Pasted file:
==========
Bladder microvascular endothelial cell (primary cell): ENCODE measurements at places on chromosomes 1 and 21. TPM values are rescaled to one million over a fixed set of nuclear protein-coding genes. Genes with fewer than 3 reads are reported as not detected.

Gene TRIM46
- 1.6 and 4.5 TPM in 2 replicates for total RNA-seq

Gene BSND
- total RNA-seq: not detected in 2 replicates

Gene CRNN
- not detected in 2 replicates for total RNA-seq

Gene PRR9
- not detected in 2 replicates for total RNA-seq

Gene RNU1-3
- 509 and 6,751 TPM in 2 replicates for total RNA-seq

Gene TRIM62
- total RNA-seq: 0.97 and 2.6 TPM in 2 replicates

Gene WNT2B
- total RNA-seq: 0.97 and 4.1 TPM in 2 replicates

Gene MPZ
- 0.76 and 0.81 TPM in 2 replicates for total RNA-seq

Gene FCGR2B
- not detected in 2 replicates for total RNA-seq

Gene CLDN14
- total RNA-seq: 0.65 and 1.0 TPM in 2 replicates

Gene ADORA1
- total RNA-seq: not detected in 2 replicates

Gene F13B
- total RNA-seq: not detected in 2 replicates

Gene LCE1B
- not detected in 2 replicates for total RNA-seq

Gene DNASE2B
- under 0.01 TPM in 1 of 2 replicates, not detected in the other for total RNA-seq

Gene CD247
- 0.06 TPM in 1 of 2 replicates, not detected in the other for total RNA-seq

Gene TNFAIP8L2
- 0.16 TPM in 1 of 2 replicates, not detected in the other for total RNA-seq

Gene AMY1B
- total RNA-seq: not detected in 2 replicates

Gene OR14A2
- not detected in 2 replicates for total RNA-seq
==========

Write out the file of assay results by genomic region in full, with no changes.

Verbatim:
Bladder microvascular endothelial cell (primary cell): ENCODE measurements at places on chromosomes 1 and 21. TPM values are rescaled to one million over a fixed set of nuclear protein-coding genes. Genes with fewer than 3 reads are reported as not detected.

Gene TRIM46
- 1.6 and 4.5 TPM in 2 replicates for total RNA-seq

Gene BSND
- total RNA-seq: not detected in 2 replicates

Gene CRNN
- not detected in 2 replicates for total RNA-seq

Gene PRR9
- not detected in 2 replicates for total RNA-seq

Gene RNU1-3
- 509 and 6,751 TPM in 2 replicates for total RNA-seq

Gene TRIM62
- total RNA-seq: 0.97 and 2.6 TPM in 2 replicates

Gene WNT2B
- total RNA-seq: 0.97 and 4.1 TPM in 2 replicates

Gene MPZ
- 0.76 and 0.81 TPM in 2 replicates for total RNA-seq

Gene FCGR2B
- not detected in 2 replicates for total RNA-seq

Gene CLDN14
- total RNA-seq: 0.65 and 1.0 TPM in 2 replicates

Gene ADORA1
- total RNA-seq: not detected in 2 replicates

Gene F13B
- total RNA-seq: not detected in 2 replicates

Gene LCE1B
- not detected in 2 replicates for total RNA-seq

Gene DNASE2B
- under 0.01 TPM in 1 of 2 replicates, not detected in the other for total RNA-seq

Gene CD247
- 0.06 TPM in 1 of 2 replicates, not detected in the other for total RNA-seq

Gene TNFAIP8L2
- 0.16 TPM in 1 of 2 replicates, not detected in the other for total RNA-seq

Gene AMY1B
- total RNA-seq: not detected in 2 replicates

Gene OR14A2
- not detected in 2 replicates for total RNA-seq